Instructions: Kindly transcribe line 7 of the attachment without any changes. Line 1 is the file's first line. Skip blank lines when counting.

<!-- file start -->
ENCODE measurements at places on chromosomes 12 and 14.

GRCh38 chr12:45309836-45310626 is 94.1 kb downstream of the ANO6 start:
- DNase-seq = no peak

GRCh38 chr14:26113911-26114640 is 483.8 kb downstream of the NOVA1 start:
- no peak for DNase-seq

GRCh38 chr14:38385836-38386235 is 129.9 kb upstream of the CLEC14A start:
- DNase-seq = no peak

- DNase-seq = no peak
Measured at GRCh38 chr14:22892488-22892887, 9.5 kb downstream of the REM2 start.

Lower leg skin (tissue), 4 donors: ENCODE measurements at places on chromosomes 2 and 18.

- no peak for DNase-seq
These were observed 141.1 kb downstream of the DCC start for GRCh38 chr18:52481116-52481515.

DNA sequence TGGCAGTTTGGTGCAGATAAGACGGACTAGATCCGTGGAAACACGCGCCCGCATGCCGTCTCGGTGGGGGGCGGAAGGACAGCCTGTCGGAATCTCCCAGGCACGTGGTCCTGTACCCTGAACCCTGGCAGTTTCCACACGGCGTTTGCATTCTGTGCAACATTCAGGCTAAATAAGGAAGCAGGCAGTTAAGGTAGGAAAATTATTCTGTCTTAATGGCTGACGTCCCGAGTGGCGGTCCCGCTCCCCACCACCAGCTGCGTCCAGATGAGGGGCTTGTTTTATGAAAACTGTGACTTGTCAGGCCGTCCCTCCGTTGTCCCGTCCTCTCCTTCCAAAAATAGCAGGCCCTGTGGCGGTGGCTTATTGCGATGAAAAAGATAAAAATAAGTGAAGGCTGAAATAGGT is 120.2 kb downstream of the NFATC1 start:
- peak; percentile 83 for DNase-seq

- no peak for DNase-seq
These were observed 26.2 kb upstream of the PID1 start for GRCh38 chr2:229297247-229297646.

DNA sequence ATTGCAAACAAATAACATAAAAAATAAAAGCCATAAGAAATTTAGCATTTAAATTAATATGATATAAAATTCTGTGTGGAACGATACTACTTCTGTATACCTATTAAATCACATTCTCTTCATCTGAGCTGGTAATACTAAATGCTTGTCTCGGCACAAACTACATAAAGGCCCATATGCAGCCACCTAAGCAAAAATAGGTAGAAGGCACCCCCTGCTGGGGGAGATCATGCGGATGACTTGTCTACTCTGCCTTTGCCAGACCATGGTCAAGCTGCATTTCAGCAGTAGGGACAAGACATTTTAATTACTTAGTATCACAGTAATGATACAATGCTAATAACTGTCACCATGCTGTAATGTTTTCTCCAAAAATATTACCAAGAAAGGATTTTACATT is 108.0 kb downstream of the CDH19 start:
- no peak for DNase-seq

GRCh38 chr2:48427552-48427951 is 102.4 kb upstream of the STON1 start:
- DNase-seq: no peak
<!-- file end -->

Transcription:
- DNase-seq = no peak